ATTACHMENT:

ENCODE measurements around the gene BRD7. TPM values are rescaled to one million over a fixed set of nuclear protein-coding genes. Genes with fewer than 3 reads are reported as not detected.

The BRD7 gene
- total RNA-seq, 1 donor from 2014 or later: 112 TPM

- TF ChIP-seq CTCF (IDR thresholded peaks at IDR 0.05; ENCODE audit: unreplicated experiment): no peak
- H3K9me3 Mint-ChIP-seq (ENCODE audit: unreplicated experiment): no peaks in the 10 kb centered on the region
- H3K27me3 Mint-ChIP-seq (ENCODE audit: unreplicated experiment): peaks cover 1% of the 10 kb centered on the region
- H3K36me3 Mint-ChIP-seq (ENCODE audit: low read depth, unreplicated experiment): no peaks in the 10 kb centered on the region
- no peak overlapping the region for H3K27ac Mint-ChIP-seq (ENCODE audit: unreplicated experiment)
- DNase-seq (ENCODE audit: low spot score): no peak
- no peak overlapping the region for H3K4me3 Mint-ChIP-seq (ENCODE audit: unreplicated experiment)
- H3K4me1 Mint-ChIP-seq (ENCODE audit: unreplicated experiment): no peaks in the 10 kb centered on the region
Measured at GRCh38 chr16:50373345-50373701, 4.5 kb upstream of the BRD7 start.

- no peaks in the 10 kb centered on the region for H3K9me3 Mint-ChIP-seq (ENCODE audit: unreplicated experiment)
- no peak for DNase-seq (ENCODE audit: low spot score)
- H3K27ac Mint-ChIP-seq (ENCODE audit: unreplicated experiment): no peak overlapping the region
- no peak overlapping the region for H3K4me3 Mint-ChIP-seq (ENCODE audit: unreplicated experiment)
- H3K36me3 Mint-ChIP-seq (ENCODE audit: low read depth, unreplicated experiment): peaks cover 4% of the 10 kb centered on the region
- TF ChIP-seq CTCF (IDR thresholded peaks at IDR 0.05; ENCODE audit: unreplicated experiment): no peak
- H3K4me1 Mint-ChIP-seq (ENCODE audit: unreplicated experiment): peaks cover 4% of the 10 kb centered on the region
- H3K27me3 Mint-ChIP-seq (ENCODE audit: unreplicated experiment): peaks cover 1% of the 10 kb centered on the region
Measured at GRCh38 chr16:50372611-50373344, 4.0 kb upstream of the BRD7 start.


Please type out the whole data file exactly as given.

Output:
ENCODE measurements around the gene BRD7. TPM values are rescaled to one million over a fixed set of nuclear protein-coding genes. Genes with fewer than 3 reads are reported as not detected.

The BRD7 gene
- total RNA-seq, 1 donor from 2014 or later: 112 TPM

- TF ChIP-seq CTCF (IDR thresholded peaks at IDR 0.05; ENCODE audit: unreplicated experiment): no peak
- H3K9me3 Mint-ChIP-seq (ENCODE audit: unreplicated experiment): no peaks in the 10 kb centered on the region
- H3K27me3 Mint-ChIP-seq (ENCODE audit: unreplicated experiment): peaks cover 1% of the 10 kb centered on the region
- H3K36me3 Mint-ChIP-seq (ENCODE audit: low read depth, unreplicated experiment): no peaks in the 10 kb centered on the region
- no peak overlapping the region for H3K27ac Mint-ChIP-seq (ENCODE audit: unreplicated experiment)
- DNase-seq (ENCODE audit: low spot score): no peak
- no peak overlapping the region for H3K4me3 Mint-ChIP-seq (ENCODE audit: unreplicated experiment)
- H3K4me1 Mint-ChIP-seq (ENCODE audit: unreplicated experiment): no peaks in the 10 kb centered on the region
Measured at GRCh38 chr16:50373345-50373701, 4.5 kb upstream of the BRD7 start.

- no peaks in the 10 kb centered on the region for H3K9me3 Mint-ChIP-seq (ENCODE audit: unreplicated experiment)
- no peak for DNase-seq (ENCODE audit: low spot score)
- H3K27ac Mint-ChIP-seq (ENCODE audit: unreplicated experiment): no peak overlapping the region
- no peak overlapping the region for H3K4me3 Mint-ChIP-seq (ENCODE audit: unreplicated experiment)
- H3K36me3 Mint-ChIP-seq (ENCODE audit: low read depth, unreplicated experiment): peaks cover 4% of the 10 kb centered on the region
- TF ChIP-seq CTCF (IDR thresholded peaks at IDR 0.05; ENCODE audit: unreplicated experiment): no peak
- H3K4me1 Mint-ChIP-seq (ENCODE audit: unreplicated experiment): peaks cover 4% of the 10 kb centered on the region
- H3K27me3 Mint-ChIP-seq (ENCODE audit: unreplicated experiment): peaks cover 1% of the 10 kb centered on the region
Measured at GRCh38 chr16:50372611-50373344, 4.0 kb upstream of the BRD7 start.